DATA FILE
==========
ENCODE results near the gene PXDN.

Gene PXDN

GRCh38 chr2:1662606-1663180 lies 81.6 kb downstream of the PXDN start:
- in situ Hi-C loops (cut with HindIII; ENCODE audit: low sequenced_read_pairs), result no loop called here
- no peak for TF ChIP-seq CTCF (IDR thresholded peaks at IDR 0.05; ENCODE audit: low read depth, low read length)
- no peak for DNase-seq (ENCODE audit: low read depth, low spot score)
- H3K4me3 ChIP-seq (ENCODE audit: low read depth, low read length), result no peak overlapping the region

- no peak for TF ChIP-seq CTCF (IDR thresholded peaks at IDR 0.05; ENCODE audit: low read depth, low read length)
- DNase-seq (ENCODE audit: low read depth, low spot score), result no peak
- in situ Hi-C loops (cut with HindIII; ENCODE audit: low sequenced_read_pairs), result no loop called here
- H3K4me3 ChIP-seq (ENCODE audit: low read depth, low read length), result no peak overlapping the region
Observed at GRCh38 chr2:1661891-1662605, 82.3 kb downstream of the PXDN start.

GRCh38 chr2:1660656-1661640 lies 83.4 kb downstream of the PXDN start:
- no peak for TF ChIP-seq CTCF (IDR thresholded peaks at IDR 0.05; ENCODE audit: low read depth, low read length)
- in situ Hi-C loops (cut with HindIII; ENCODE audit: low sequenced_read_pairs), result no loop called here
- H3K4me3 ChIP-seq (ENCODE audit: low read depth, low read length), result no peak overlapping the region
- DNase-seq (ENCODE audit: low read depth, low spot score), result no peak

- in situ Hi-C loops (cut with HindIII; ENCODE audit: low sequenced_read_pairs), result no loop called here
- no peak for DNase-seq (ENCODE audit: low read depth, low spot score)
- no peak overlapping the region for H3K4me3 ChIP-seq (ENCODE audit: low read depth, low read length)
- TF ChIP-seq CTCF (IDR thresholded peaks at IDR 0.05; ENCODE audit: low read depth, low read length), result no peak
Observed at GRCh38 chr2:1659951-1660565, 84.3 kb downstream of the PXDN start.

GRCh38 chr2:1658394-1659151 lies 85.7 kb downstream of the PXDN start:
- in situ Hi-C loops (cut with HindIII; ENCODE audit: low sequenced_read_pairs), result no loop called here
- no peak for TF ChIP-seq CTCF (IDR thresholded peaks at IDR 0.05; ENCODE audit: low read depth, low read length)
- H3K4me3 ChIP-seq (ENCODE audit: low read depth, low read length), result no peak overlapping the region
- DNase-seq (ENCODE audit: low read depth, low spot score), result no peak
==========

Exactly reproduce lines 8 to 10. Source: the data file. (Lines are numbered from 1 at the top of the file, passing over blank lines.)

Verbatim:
- no peak for TF ChIP-seq CTCF (IDR thresholded peaks at IDR 0.05; ENCODE audit: low read depth, low read length)
- DNase-seq (ENCODE audit: low read depth, low spot score), result no peak
- in situ Hi-C loops (cut with HindIII; ENCODE audit: low sequenced_read_pairs), result no loop called here